We found a weak negative correlation between sBCMA and uninvolved quantitative IgA levels (Spearman’s ρ = −0.466, p < 0.001). Polyclonal immunoglobulin levels were available at diagnosis for only 162 (88%) SMM patients, and 49 (49%) MGUS patients. Of these patients, 16 (33%) MGUS and 120 (74%) SMM patients had immunoparesis (defined as an uninvolved quantitative immunoglobulin below the lower limit of normal, and reference ranges for quantitative immunoglobulins at our institution are 61–356 mg/dL for IgA, 767–1590 mg/dL for IgG, and 37–286 mg/dL for IgM). There was poor concordance between the presence of immunoparesis and elevated sBCMA (≥128 ng/mL for SMM patients, ≥77 for MGUS patients), (Cohen’s kappa coefficient = 0.226, p < 0.001).
The first sBCMA sample was collected at a median of 0 (IQR 0–6.5) months of diagnosis in MGUS patients, and 1.9 (IQR 0–7.6) months after diagnosis among SMM patients. The median sBCMA level at the first sample collection was lower in MGUS patients (77.3, [IQR 37.9–128.8] ng/mL than those with SMM (128.1, [IQR 77.4–212.0], p < 0.001). In MGUS patients, the baseline sBCMA sample was significantly higher among those who progressed to MM during follow up (median 106.5 [IQR 78.9–227.3] ng/mL) compared to patients who did not progress (median 43.7 [IQR 25–82.3] ng/mL), as shown in Fig. 1A. The baseline samples from the cohort of MGUS patients who progressed to MM were collected at a later point in the disease course compared to the MGUS patients who did not progress (median time from diagnosis 0.3 [IQR 0–61.1] vs 0 [IQR 0–0] months, p < 0.001). However, even when limiting the analysis to those MGUS patients who had a sample for BCMA measurement within 3 months of diagnosis the baseline BCMA levels were significantly higher among the progressors (n = 25, median sBCMA level 95.0 ng/mL) compared to non- progressors (n = 43, median sBCMA level 40.1 ng/mL, p < 0.001). Similarly, the baseline sBCMA in SMM patients was also significantly higher in those who progressed to MM during follow up (median 162.7 [IQR 90.5–511.8] ng/mL) compared to patients who did not progress (median 101.7 [IQR 67.4–165.5] ng/mL), as shown in Fig. 1B. There was no significant difference in the time between diagnosis and initial sample collection among SMM patients who did versus did not progress to MM (1.8 vs 2.2 months, respectively, p = 0.578).
Serum BCMA predicts PFS and OS in MGUS and SMM patients
Given that there are no established sBCMA cut-offs associated with an increased risk of progression to MM in MGUS or SMM patients, time to event analyses were conducted by stratifying patients into groups based on whether the first sBCMA sample was above or equal to the median sBCMA level for the cohort (as shown in Figs. 2 and 3). Thus, the median sBCMA cut-offs used were 77 ng/mL for MGUS patients and 128 ng/mL for SMM patients.
In MGUS patients, the PFS was significantly longer in patients with a baseline sBCMA below the median at 11.5 vs. 3.9 years (p < 0.001). The PFS hazard ratio for a baseline sBCMA ≥77 ng/mL was 3.4 (95% CI 2.1–5.7, p < 0.001); the results were no different when restricting to the subset of MGUS patients with sBCMA tested on a sample collected within 1 month of diagnosis (n = 68). After adjusting for baseline MGUS risk stratification , the PFS risk remained significant, though the effect was attenuated slightly (HR 2.6, 95% CI 1.5–4.6, p < 0.001), as shown in Table 2. In a univariable analysis, the addition of the baseline serum creatinine did not significantly affect the Cox proportional hazards model for PFS. The median OS was 8.6 (95% CI 7.6–11.5) years for the MGUS patient cohort. The risk of death, stratified by the sBCMA ≥77 versus <77 ng/mL, for the entire MGUS cohort and the cohort tested within 1 month of diagnosis was 2.7 (95% 1.6–4.6, p < 0.001) and 3.0 (95% CI 1.5–5.8, p = 0.002), respectively. The hazard of death was 2.3 higher (HR 2.3, 95% 1.2–4.1, p = 0.007) in MGUS patients with a baseline sBCMA ≥77 ng/mL, even after adjusting for the MGUS risk score. In total, 41 patients with MGUS died without progression to multiple myeloma.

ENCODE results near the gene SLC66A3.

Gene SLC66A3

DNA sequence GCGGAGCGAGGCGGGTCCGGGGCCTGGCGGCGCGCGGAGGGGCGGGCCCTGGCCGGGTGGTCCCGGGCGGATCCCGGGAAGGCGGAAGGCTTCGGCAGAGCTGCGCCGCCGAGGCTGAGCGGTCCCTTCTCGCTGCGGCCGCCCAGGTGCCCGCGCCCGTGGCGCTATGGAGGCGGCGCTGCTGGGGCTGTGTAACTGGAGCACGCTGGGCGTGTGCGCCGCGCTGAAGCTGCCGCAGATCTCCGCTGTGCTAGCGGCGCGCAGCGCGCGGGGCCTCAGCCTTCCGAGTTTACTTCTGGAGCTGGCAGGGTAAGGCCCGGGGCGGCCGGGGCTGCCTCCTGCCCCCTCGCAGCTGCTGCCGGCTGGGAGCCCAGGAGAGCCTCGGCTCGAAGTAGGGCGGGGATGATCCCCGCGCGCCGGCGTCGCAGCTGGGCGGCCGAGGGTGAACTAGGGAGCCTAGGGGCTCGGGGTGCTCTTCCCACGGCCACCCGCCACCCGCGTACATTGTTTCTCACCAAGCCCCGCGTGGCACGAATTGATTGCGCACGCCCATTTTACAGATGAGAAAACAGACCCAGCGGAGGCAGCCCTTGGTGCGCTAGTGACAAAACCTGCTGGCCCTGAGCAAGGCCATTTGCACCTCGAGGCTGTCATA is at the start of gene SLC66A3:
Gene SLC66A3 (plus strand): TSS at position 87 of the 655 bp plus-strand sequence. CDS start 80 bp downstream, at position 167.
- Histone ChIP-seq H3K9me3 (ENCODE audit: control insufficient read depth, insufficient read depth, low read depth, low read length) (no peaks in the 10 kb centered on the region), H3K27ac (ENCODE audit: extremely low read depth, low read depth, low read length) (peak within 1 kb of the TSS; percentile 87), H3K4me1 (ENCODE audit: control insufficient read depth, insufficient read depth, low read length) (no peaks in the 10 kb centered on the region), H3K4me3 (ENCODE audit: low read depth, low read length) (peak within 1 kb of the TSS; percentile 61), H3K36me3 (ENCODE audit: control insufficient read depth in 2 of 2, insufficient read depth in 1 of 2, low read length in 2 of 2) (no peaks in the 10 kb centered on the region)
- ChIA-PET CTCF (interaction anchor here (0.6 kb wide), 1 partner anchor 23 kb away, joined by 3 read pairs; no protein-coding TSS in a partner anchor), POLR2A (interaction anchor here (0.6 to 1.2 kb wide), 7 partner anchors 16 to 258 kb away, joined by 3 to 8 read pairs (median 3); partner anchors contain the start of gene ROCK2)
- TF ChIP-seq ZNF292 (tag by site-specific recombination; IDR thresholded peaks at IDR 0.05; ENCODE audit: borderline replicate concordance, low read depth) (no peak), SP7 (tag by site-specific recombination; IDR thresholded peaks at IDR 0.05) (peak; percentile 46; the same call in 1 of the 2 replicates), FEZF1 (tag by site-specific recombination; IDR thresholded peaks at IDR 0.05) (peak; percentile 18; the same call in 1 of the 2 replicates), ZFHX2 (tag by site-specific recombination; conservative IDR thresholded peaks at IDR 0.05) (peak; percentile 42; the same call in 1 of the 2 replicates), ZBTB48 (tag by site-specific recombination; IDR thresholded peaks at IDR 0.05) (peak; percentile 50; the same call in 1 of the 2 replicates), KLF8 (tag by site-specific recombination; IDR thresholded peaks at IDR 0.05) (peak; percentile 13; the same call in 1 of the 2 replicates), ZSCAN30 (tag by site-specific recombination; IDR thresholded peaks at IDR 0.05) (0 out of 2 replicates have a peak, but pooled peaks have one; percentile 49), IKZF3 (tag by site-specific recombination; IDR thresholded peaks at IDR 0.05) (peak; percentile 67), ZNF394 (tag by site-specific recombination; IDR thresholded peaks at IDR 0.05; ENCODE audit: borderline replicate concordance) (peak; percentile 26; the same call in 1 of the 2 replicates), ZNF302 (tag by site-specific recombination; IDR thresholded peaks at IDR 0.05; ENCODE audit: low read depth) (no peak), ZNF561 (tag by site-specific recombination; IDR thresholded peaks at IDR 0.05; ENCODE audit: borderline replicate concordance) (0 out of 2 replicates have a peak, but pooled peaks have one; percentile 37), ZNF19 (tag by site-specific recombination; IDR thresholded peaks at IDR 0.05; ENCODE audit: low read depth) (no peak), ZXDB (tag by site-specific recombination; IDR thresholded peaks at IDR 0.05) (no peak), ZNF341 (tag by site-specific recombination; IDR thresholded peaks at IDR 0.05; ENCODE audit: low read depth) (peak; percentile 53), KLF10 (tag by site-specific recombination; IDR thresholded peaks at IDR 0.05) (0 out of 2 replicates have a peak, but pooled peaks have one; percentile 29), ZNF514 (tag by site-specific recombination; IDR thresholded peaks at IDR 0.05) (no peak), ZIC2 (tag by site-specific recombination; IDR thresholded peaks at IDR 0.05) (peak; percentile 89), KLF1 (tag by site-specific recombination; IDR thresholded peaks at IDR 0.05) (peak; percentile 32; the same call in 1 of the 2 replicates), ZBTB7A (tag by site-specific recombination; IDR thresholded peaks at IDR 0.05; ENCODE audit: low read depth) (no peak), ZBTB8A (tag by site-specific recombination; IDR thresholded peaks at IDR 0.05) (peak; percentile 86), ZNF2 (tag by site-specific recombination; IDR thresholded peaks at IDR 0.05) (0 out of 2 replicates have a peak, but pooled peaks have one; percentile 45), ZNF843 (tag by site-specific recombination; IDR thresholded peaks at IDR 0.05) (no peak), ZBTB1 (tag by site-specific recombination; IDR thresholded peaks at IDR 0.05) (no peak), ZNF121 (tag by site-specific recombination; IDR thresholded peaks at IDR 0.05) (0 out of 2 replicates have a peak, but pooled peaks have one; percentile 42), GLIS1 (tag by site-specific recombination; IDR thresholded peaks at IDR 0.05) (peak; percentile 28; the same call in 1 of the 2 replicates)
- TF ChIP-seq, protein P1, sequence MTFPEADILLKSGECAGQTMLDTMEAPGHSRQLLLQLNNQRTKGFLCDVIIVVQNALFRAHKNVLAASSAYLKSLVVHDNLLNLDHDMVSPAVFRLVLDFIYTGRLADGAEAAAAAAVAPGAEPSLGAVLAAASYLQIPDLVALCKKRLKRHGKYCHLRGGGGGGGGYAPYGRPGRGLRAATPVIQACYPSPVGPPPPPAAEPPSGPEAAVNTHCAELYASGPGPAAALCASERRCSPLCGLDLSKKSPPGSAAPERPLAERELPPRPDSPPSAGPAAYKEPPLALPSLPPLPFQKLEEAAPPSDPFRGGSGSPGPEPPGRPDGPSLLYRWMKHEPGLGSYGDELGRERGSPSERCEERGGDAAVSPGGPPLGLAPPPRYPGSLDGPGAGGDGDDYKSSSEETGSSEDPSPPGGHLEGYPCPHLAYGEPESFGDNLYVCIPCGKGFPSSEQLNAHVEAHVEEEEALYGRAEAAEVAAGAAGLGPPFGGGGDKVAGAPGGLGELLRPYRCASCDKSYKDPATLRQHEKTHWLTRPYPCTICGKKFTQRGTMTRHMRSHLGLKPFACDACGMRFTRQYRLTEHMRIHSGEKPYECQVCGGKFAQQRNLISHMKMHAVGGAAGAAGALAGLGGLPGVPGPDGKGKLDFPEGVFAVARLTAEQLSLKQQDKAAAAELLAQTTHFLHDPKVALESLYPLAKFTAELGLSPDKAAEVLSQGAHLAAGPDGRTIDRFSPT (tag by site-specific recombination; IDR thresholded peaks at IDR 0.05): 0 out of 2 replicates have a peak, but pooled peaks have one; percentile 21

For SMM patients with BCMA values above or equal to the median (sBCMA ≥ 128 ng/dL), the median PFS was significantly shorter at 1.9 vs 4.7 years (HR 2.0, 95% CI 1. 5-2.8, p < 0.001). Even after adjusting for SMM risk incorporating MCP, FLC, and bone marrow plasmacytosis , the PFS risk was 1.5 (95% Cl 1.2–2.1, p = 0.042), as shown in Table 2. The median OS was 9.7 (95% CI 8–11) years for the SMM patient cohort. High BCMA also was a risk factor for OS even after adjusting for the baseline SMM risk score (HR 1.7, 95% CI 1.1–2.5, p = 0.015) as well as SMM risk score and serum creatinine (HR 1.6, 95% CI 1.1–2.3, p = 0.010). In contrast, when the Cox proportional hazards modeling was restricted to the 69 SMM patients with sBCMA levels from a sample collected within 1 month of diagnosis, baseline sBCMA was no longer a significant risk factor for PFS (HR 1.6, 95% CI 1.0–2.6, p = 0.061) and OS (HR 1.0, 95% CI 0.6–1.7, p = 0.919).